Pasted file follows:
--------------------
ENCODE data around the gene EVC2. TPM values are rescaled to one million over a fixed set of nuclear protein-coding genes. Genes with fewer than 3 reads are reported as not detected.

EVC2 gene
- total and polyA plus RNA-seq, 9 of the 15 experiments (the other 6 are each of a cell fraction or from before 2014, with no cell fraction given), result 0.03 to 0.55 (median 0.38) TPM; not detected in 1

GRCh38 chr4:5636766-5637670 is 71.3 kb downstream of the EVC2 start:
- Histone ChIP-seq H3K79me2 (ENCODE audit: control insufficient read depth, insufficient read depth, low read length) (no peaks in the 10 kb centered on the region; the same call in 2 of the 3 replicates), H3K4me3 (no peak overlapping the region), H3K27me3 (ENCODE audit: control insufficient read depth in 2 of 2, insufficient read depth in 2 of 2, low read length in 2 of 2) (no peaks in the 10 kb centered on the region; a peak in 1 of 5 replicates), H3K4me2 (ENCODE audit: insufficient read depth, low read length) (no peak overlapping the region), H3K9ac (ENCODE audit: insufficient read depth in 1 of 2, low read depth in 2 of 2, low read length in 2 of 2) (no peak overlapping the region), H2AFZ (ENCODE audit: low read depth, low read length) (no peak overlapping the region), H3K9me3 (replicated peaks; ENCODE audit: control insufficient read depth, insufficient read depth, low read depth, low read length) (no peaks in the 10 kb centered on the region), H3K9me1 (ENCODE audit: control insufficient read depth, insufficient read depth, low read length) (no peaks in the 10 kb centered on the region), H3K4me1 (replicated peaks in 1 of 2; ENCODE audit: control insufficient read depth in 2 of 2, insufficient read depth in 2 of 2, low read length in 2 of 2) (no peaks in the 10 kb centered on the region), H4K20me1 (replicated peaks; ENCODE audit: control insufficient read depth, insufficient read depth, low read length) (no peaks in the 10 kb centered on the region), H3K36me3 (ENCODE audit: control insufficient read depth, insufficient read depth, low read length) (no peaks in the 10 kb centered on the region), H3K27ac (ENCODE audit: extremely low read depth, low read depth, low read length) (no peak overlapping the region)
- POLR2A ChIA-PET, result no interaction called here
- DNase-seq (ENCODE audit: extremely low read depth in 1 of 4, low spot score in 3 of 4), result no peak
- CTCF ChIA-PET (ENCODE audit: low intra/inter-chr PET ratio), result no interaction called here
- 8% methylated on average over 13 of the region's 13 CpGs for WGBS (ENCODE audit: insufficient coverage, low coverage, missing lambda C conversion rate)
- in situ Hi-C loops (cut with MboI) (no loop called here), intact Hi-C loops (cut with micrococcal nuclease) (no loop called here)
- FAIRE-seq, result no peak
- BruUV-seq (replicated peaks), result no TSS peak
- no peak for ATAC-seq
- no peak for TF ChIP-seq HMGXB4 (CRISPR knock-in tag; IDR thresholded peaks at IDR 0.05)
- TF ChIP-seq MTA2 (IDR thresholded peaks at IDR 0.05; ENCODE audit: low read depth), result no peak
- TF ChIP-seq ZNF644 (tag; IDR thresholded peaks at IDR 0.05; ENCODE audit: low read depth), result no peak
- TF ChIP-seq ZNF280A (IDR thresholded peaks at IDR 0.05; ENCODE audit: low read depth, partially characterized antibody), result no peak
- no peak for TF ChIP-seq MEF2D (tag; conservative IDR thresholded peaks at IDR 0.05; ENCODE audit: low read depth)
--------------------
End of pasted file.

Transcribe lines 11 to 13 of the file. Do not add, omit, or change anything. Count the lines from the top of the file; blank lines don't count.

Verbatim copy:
- FAIRE-seq, result no peak
- BruUV-seq (replicated peaks), result no TSS peak
- no peak for ATAC-seq